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May 18, 2006



Part of the problem associated with losing historical and environmental sites to private interests can be mitigated by selling the lands to like-minded organizations. i.e. selling national forests to Sierra Club and historical sites to historical societies.

When you approach the problem that way you balance the interest that set government into the activities in the first place with the self-interest of those private parties.

I have no doubt that if you gave ANWR to the Sierra Club that they would extract oil. I think similar compromises would be reached on most other sites, but with less emphasis on profit over preservation.

For example, while Sierra Club would certainly drill in ANWR they may use that income to offset the costs associated with maintaining the Everglades which generate no income at all.

Alan Brown

Or create a corporation that owns all these monuments and give every citizen a chance to buy one share in it. Then the owners can decide what to do with their property.

Either way, I think there are a lot more important fish to fry and most people would prefer to have these national treasures under government control. I am not so sure I disagree.

I do think there is a lot of waste and corruption happening with public lands though. Especially where logging and mineral rights are given away for a fraction of their real worth.


My public choice theory analysis of this post would lead me to believe that Professor Miron's real agenda, being a good libertarian, is to buy the FDR memorial once it is privatized.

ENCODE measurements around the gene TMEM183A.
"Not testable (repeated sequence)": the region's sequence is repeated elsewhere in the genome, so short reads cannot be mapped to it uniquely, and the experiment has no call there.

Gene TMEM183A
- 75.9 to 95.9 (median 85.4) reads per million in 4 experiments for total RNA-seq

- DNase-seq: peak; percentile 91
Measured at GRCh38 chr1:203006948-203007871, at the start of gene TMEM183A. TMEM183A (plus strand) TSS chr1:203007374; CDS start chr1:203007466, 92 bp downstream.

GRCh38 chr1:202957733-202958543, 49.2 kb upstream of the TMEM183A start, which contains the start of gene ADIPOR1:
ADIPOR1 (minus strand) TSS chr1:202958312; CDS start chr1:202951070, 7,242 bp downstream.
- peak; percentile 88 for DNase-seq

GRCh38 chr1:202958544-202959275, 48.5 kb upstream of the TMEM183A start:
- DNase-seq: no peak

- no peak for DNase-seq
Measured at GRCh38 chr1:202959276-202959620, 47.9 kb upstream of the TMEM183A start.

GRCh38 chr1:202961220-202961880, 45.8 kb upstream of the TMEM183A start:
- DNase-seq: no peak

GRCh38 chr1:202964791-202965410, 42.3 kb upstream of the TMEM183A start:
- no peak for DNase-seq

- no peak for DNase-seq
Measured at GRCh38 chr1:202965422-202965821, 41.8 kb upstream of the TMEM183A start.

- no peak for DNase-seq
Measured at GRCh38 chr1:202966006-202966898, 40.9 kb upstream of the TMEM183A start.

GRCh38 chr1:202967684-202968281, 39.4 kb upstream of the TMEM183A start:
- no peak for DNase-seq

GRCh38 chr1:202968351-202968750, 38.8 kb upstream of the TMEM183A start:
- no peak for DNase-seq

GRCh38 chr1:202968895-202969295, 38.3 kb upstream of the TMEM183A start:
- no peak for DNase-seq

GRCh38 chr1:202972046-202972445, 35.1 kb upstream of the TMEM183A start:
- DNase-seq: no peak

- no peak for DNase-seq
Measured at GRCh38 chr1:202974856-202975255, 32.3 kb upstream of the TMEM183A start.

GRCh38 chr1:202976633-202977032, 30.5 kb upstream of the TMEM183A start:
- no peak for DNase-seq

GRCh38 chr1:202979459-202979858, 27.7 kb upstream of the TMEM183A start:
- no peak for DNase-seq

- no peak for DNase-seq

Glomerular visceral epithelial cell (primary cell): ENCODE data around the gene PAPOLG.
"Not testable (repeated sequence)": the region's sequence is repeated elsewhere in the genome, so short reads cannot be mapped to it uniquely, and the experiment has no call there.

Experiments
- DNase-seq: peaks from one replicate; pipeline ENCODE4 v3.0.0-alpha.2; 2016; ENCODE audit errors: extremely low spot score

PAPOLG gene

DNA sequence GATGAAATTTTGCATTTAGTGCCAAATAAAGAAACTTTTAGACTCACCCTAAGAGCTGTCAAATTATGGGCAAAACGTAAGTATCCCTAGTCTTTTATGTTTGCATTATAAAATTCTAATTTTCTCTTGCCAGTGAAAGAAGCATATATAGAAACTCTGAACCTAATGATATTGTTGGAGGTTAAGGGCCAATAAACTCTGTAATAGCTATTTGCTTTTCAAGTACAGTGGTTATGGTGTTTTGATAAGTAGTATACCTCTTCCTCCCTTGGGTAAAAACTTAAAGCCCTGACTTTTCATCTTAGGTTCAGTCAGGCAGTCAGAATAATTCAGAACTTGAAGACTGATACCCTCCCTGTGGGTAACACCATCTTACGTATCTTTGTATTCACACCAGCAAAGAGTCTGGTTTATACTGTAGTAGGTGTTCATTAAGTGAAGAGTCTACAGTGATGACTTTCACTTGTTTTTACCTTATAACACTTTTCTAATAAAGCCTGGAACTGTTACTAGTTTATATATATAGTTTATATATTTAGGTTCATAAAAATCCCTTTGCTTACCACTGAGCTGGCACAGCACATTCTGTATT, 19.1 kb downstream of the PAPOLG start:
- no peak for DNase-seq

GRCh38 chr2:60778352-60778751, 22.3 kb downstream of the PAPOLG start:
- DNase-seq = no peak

After some reconstruction, tourist can pay Miron a small fee to visit the new FA Hayek memorial at the site where the FDR memorial once stood.

Eric H

Er, yet another possibility is to have the BLM sell the land but retain a conservation easement to it. That's the way The Nature Conservancy frequently operates: either by selling land that they have bought or been given while retaining the easement, or by buying just the easement. The outcome is the same. The easement could specify that the land is never broken up, that certain areas have to be maintained in a "primitive state", etc.

In fact, I wonder if it isn't possible to sell the land and the easement in two separate auctions: in one, Weyerhauser may buy a huge forest, and then the Sierra Club might buy the easement. They would have to work together for each to make the most of its investment, and the result may be either a greener Weyerhauser, a more profit-motivated Sierra Club (or more corrupt, a separate issue), or both.

Of course, Weyerhauser might buy both sets of rights, but this puts the industrialists into an interesting game with the conservationists: each has limited resources and therefore needs to pick their battles accordingly. For every easement Weyerhauser has to buy, they lose the ability to bid on more land. They would want to maximize their investment, and so would the Sierra Clubs. Obviously, auction design would be important to this scheme.

In any case, the BLM could be relegated to being an enforcer of property rights for both land and easement owners. Yikes! A government agency charged with enforcement rather than selective violation of property rights? How radical is that?

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